Is the world as we know it coming to an end because Scott Brown, a Republican, won the special election in Massachusetts for the Senate seat of Edward Kennedy? You can actually make the argument. To wit: Brown campaigned as the “forty-first vote,” meaning that with his arrival in the Senate, the Republicans would acquire just enough seats to defeat cloture of filibusters, by which, under Senate rules, they can kill any piece of legislation. The legislation on most people’s minds these days is the healthcare bill, which Brown has specifically vowed to reject. But the threat, as everyone knows, extends beyond that bill to any bill that the Republicans choose to defeat. If the Republican Party were a diverse or open-minded one, the threat would be only theoretical, but in fact it has voted in lockstep against most major bills proposed by the majority, including the stimulus package earlier last year. Thus, Brown’s self-designation as the forty-first GOP vote carries within it a threat to hamstring legislation across the board. And since the world needs American cooperation to cope with the expanding array of dangers it faces, a hamstrung United States means a hamstrung world. The most consequential business before the world is probably halting climate change, but for this to happen the United States must participate. The election of Brown, who opposes cap and trade, could kill that hope, and with it the hope of a serious global agreement to curtail greenhouse gas emissions. All of which is how his election could end the world as we know it.
Of course, that chain of consequences could be broken at many points. For instance, some Republicans may break ranks on the climate change bill, or the rest of the world may proceed without the United States, as the European Union is doing. On the other hand, the Republican paralysis of Congress is likely to stall a long agenda of other urgent business, and it is sobering that in this and in so many other matters, American politics appears to have drifted so far from facing the real business of the country and the world. (The words “global warming” did not appear on Brown’s campaign website.)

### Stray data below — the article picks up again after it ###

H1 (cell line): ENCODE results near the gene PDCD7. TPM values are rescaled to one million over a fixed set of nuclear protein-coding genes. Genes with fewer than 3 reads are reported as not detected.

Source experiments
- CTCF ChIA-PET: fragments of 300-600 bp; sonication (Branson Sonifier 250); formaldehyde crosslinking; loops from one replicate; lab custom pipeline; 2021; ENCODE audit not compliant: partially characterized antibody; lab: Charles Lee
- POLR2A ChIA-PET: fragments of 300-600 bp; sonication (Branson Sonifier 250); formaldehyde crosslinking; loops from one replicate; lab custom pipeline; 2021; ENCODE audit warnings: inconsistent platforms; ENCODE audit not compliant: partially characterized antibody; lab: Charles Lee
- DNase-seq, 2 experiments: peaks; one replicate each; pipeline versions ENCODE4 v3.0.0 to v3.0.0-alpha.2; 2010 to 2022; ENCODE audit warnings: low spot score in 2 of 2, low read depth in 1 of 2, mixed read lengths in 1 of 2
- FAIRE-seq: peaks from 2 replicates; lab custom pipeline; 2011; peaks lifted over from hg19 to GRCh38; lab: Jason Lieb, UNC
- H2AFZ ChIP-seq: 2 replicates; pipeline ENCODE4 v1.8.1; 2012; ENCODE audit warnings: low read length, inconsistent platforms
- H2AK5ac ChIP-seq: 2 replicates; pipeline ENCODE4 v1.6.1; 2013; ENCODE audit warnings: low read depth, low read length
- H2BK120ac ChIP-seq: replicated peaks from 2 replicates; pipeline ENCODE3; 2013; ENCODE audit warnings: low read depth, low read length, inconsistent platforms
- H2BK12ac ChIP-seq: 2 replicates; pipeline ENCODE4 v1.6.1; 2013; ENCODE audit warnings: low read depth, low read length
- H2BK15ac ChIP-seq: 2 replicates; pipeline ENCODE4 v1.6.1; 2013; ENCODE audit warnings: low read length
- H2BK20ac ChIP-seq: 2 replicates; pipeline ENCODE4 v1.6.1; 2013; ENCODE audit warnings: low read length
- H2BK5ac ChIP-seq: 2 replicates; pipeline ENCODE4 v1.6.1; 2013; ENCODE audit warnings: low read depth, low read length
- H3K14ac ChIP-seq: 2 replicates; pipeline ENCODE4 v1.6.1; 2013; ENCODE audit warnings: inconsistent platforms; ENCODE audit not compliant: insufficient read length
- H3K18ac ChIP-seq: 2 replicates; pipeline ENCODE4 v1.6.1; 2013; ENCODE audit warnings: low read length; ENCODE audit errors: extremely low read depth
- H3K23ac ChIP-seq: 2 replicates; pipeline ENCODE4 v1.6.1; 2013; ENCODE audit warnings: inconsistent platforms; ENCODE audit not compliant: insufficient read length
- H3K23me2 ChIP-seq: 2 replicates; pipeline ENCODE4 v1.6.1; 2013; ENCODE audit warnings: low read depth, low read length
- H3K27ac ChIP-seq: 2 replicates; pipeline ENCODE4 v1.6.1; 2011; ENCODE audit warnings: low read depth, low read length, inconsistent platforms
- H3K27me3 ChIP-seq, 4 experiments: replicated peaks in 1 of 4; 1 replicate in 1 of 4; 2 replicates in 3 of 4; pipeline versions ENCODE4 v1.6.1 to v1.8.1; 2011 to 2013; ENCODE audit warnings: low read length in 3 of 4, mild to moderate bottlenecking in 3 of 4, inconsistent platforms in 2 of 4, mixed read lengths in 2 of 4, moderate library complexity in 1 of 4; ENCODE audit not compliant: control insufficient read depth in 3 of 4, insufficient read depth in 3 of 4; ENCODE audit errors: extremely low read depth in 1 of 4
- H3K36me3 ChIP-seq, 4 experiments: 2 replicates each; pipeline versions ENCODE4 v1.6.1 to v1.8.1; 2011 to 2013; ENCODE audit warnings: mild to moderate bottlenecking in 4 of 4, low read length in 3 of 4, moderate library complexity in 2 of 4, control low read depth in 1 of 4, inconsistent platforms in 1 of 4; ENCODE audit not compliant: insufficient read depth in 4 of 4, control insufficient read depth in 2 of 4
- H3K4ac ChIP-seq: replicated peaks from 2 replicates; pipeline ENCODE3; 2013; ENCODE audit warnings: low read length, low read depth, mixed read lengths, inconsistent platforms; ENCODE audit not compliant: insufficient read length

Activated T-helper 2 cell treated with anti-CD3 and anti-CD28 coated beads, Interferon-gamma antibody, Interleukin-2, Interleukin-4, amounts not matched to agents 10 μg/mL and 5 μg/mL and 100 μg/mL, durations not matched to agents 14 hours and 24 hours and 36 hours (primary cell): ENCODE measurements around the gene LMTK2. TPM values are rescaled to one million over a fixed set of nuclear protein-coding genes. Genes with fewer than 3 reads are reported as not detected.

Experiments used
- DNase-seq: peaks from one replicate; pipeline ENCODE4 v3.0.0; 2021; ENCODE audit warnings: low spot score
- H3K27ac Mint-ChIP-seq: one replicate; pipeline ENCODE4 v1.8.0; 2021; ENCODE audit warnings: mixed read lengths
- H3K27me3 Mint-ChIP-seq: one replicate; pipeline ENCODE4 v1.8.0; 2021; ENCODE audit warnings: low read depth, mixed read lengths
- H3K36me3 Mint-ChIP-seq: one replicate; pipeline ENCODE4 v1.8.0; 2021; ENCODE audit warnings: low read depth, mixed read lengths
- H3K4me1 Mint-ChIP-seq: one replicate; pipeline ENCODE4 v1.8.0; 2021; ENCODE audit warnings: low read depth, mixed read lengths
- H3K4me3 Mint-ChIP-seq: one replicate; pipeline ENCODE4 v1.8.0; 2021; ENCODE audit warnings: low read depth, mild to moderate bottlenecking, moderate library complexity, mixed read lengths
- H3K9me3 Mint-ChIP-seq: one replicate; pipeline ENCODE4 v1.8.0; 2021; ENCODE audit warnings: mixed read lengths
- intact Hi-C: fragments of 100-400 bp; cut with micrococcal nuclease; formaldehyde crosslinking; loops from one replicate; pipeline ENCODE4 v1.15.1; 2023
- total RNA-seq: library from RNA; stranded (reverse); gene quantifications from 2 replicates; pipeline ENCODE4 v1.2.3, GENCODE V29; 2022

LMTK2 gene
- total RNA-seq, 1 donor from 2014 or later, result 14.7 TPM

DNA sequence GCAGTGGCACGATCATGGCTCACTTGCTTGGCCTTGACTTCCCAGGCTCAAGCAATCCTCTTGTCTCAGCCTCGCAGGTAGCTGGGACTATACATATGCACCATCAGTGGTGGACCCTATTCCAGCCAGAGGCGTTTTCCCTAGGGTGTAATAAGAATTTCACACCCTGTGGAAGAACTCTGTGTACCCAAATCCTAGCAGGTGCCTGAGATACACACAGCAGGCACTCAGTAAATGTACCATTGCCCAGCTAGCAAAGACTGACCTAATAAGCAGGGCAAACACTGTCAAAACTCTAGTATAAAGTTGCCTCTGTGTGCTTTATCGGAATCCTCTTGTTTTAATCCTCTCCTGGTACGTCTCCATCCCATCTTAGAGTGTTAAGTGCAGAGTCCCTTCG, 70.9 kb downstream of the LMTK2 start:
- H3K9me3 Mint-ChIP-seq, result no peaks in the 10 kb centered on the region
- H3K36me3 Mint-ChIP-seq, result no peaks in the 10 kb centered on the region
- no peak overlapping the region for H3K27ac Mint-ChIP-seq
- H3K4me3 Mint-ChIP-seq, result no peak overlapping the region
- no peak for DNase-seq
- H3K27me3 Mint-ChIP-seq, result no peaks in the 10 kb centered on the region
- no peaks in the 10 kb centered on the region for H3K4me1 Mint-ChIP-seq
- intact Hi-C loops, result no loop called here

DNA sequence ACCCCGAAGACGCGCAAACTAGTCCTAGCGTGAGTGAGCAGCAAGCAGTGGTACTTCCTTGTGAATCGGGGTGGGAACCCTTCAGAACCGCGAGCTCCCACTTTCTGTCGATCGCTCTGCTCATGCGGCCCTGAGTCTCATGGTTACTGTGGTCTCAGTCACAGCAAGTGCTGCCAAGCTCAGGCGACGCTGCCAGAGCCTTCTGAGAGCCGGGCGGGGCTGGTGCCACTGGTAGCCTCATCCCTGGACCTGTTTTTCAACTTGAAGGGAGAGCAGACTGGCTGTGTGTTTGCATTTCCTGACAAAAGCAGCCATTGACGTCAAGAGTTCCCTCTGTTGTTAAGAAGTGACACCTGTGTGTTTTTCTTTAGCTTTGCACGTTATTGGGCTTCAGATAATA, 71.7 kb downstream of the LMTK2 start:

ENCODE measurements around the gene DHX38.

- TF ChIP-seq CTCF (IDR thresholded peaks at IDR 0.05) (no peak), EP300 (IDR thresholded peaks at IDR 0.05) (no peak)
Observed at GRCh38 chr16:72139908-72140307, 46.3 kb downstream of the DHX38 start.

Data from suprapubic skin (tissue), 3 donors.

How has it happened? How have politicians and voters apparently detached themselves so thoroughly from the actualities of the times we live in? It’s not so easy to determine. The Brown voters were rebelling against something, but what was it? It’s evident they were not thinking of climate change. Were they rejecting Obama? The healthcare bill in the Senate? Too much “change”? Not enough change? The wrong change? They were allegedly angry, but at what? Was it big government? Big business? Both? President Obama intriguingly but rather mysteriously said their anger was the same anger that propelled him into office a year ago. But how could that be? The polls didn’t do much to clarify the situation. A Washington Post/Harvard/Kaiser Family Foundation poll right after the election found that by 63 percent to 31 percent, the voters of Massachusetts thought the country was “seriously off on the wrong track.” Brown won two-thirds of these voters–whereas Obama won more than 80 percent of them in the fall of 2008. And what was the “right track”? The numbers were murky. On whether the government should do more to solve problems, the voters were split, with 50 percent thinking it should and 47 percent thinking otherwise. The public professed discontent with the Democrats’ plans for healthcare, but only by 48 percent to 43 percent. Massachusetts has a healthcare plan not unlike Obama’s, which the public approves by 68 percent. And Obama himself had the support of 61 percent of the state’s voters. And Republicans in Congress were rejected by 58 percent and approved of by only 40 percent.